Fortunately voices of protest are beginning to be heard, though thus far lacking sufficient force. Meanwhile, there are important issues to be dealt with. As international attention is distracted, it seems as though the death of tens of thousands of people everyday from hunger, AIDS, tuberculosis and malaria, no longer matter.
Important meetings, like the Non-Aligned Summit and the meeting against hunger that was to have been held soon in Rome, have been put on the back burner. Vital themes like solidarity with the poorest peoples of the world and the survival children, pale against news of war. Though good news is increasingly absent, the struggle for the betterment of humankind goes on.
However, despite everything, we in Cuba are sure that humankind will survive and that the malevolent horsemen of the Apocalypse, along with their shield bearers, will be defeated and sooner or later humanity will take another step towards development and the construction of a just society. Cuba, not as isolated at some may think, is working to become a beacon that lights the way through the darkness that has descended.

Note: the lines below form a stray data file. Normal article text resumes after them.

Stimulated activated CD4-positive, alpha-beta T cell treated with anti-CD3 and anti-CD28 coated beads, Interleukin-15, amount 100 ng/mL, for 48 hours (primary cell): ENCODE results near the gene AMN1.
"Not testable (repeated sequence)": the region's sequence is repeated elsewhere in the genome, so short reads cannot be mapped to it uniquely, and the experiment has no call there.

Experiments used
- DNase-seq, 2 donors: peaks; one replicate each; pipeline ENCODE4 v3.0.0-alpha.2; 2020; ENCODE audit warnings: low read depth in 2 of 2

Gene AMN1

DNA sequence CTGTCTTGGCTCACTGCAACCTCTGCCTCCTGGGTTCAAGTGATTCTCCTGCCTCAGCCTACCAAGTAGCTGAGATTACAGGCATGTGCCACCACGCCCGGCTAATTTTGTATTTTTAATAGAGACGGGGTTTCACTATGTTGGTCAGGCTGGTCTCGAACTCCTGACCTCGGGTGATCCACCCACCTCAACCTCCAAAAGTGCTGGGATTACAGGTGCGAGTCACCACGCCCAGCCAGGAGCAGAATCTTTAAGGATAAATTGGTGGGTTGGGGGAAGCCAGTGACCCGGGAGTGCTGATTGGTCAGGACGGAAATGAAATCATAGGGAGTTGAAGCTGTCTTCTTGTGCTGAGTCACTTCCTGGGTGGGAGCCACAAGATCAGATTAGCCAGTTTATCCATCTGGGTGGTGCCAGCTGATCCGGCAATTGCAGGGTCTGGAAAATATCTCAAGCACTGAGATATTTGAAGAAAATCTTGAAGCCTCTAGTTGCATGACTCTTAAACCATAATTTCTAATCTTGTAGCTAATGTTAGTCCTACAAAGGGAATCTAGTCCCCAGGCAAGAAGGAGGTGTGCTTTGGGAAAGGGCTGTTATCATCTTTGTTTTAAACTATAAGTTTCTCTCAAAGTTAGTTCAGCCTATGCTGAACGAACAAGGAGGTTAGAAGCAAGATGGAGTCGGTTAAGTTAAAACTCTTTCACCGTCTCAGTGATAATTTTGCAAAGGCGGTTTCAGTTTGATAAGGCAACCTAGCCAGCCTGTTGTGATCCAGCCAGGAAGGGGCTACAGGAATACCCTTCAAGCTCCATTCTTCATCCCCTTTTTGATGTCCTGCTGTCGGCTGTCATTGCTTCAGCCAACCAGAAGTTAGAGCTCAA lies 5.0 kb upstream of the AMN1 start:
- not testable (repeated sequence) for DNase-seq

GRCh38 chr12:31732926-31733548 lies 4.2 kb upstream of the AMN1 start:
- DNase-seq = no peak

21-27 October: The Economic Community of West African States (ECOWAS) is to hold a week-long meeting in Accra, Ghana, to discuss ways of combating drug trafficking, corruption, money laundering and terrorism.
25-26 October: Former Botswana President Sir Ketumile Masire and British secretary of state for international development, Clare Short, co-chair the Global Coalition for Africa in Gabarone, Botswana. Over 140 delegates including heads of state and government, ministers and officials and private sector representatives are expected to attend.
20-21 October: Asia-Pacific Economic Co-operation (APEC) ninth informal leaders' meeting takes place in Shanghai. President Jiang Zemin presides and a joint statement is expected to be issued denouncing terrorism. Russian President Vladimir Putin is attending, during which he is scheduled to hold bilateral meetings with, among others, George W. Bush, Chinese leader Jiang Zemin and Japanese Prime Minister Junichiro Koizumi. US President Bush is to hold bilateral talks with APEC leaders, including Chinese President Jiang Zemin, Japanese Prime Minister Junichiro Koizumi, South Korean President Kim Dae-Jung, and Malaysian Prime Minister Mahathir Mohamad.